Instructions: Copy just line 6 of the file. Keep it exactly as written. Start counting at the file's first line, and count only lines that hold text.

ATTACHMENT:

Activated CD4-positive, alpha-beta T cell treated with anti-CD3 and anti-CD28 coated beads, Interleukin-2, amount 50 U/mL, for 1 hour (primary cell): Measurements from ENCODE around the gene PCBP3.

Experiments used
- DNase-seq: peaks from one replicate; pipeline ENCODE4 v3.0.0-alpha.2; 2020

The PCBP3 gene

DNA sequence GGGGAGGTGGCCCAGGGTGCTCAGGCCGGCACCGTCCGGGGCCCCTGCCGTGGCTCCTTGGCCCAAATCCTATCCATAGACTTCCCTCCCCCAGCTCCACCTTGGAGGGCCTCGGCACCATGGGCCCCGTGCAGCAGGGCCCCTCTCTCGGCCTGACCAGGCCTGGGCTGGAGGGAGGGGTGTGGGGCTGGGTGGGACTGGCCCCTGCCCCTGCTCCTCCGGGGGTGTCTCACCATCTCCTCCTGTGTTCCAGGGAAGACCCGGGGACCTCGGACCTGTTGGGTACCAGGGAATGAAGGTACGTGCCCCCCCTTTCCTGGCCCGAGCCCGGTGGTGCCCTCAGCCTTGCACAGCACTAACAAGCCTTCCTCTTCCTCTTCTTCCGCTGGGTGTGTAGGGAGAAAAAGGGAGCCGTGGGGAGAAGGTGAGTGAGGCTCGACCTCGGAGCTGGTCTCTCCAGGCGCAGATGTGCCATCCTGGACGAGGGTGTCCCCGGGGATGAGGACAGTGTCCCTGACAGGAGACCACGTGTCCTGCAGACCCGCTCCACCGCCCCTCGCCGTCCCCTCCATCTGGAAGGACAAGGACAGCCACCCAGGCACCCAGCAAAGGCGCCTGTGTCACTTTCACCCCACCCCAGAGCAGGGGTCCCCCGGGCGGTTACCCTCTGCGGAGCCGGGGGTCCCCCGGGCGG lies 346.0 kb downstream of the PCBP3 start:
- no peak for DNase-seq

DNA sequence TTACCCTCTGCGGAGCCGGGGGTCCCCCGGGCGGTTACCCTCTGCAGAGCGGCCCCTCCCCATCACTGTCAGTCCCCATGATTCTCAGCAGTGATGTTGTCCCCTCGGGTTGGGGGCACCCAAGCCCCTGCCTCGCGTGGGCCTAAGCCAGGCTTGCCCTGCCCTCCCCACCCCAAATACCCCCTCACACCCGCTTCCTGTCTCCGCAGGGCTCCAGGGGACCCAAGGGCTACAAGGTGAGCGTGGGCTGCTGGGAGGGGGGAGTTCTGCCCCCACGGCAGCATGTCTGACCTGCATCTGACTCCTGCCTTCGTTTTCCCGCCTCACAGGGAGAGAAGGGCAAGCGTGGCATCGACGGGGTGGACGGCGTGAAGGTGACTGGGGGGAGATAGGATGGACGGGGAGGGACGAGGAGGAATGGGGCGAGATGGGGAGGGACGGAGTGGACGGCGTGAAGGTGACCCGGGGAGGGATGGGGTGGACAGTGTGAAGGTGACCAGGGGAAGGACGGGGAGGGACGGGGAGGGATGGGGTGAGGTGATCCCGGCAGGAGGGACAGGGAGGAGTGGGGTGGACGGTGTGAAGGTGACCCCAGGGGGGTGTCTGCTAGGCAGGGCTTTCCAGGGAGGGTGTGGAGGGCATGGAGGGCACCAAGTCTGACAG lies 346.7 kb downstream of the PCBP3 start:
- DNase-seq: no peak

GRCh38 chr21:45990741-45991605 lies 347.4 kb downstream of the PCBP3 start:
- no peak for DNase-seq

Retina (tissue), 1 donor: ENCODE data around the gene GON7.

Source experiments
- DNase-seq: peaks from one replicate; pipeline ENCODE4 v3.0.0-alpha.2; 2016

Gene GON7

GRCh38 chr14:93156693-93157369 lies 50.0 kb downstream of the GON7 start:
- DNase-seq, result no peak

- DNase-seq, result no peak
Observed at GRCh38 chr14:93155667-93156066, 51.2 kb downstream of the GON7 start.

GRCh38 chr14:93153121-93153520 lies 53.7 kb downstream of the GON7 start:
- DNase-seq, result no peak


- no peak for DNase-seq